Dis*fa"vor (?), n. [Pref. dis- + favor: cf. OF. disfaveur, F. d'efaveur.]

>[Written also disfavour.]


Want of favor of favorable regard; disesteem; disregard.

The people that deserved my disfavor. Is. x. 6 (1551).

Sentiment of disfavor against its ally. Gladstone.


The state of not being in favor; a being under the displeasure of some one; state of unacceptableness; as, to be in disfavor at court.


An unkindness; a disobliging act.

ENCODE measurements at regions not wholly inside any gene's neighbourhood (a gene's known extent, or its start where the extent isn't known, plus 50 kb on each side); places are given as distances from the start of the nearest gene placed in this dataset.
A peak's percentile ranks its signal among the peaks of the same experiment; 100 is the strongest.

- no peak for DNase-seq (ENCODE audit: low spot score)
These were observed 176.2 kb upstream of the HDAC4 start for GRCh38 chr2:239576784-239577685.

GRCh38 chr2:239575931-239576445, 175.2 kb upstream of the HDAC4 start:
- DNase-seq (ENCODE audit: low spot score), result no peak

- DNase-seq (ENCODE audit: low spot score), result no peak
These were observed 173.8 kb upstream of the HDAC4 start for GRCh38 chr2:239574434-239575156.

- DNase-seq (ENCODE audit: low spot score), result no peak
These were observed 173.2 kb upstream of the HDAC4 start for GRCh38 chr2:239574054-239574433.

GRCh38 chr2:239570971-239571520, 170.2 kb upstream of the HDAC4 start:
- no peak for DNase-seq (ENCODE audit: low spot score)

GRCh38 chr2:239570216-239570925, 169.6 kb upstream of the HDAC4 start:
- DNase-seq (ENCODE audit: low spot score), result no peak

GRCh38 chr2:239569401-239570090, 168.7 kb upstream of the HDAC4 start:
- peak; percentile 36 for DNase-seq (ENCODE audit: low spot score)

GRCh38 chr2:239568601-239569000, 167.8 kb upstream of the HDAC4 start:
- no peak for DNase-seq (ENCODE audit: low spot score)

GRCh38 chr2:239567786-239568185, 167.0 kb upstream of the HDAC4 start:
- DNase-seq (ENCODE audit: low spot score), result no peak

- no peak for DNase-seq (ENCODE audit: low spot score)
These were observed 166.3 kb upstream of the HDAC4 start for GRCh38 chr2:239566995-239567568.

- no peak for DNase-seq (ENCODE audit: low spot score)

He might dispense favors and disfavors. Clarendon.


© Webster 1913.

Dis*fa"vor, v. t. [imp. & p. p. Disfavored (?); p. pr. & vb. n. Disfavoring.]


To withhold or withdraw favor from; to regard with disesteem; to show disapprobation of; to discountenance.

Countenanced or disfavored according as they obey. Swift.


To injure the form or looks of.


B. Jonson.


© Webster 1913.

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